Cheerleader gives football coach dad the game of his life

WEST BLOCTON, Ala. -- After 25 years at West Blocton High School, football coach Gregg Farnetti says his proudest moment came just last week, with a relatively pointless extra point attempt.

It had no effect on the game whatsoever, but that kick made his career.

Franetti has lived for football all his life. He played as a kid, went into coaching after college, and when he got married, he dreamed of a son who could play for him one day.

"I envisioned him doing what I did, playing football."

What he got instead was two daughters. No boys, other than the 40 or so he pretty much adopts every year.

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Gregg Farnetti and his daughters

Farnetti Family

"After school is football. On the weekends is football. Off season, it's football," says Jodie, the oldest of Farnetti's daughters.

So imagine Jodie's surprise when her dad recently announced he would quit coaching.

"I just got to thinking one of these days I'm going to blink my eye and my daughters are going to be gone and I'm going to miss something," said Farnetti about his retirement.

The sport that had mattered so much, for so long, will now be replaced by cheer competitions and softball games.

"I can't even wrap my head around it," Jodie said. "I'm like, 'Dad, are you sure you want to do this?' And I realized he's giving this up for me - I need to do something for him."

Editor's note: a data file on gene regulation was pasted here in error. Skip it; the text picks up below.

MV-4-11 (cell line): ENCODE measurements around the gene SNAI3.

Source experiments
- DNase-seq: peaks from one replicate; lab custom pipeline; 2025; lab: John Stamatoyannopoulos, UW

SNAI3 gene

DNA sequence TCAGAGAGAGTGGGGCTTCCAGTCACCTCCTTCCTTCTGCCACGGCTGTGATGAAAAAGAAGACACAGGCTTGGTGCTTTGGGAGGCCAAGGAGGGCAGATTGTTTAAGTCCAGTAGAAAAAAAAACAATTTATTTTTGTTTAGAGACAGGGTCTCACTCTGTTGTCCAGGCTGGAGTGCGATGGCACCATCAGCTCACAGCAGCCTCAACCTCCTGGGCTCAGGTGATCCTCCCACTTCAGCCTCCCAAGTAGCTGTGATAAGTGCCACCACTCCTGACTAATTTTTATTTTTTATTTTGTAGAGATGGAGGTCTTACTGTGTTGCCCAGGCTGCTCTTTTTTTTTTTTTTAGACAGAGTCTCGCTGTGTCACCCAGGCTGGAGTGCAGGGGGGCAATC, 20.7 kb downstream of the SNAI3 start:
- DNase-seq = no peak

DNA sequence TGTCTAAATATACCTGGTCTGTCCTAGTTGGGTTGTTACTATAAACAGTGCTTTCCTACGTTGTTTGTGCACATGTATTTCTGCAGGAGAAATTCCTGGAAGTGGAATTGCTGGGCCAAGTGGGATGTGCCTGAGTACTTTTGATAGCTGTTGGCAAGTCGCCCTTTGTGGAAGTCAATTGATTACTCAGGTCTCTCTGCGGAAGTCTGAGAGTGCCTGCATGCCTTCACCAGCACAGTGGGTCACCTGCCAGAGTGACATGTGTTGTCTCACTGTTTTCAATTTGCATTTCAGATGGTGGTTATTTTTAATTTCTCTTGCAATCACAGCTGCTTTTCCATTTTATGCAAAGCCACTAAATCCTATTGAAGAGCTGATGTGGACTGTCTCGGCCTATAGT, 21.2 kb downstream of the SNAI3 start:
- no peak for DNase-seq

Which is where the extra point comes in. Looking closely, a pony tail can be seen under the kicker's helmet.

Jodie practiced for months, got the team's permission, and scored the final point for her dad -- the last point in his last home game.

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Gregg Farnetti celebrates with Jodie

"I just darted straight for my dad and he hugged me and that was the best. That was the best hug," said Jodie.

Farnetti said it was very exciting to see his daughter running off the field in full uniform -- even more exciting than if she had been a boy.

"I wouldn't trade anything for my girls, nothing. If I had to go back and do it all over again, I'd say, 'I want them two, right there.'"

  • Steve Hartman

    Steve Hartman has been a CBS News correspondent since 1998, having served as a part-time correspondent for the previous two years.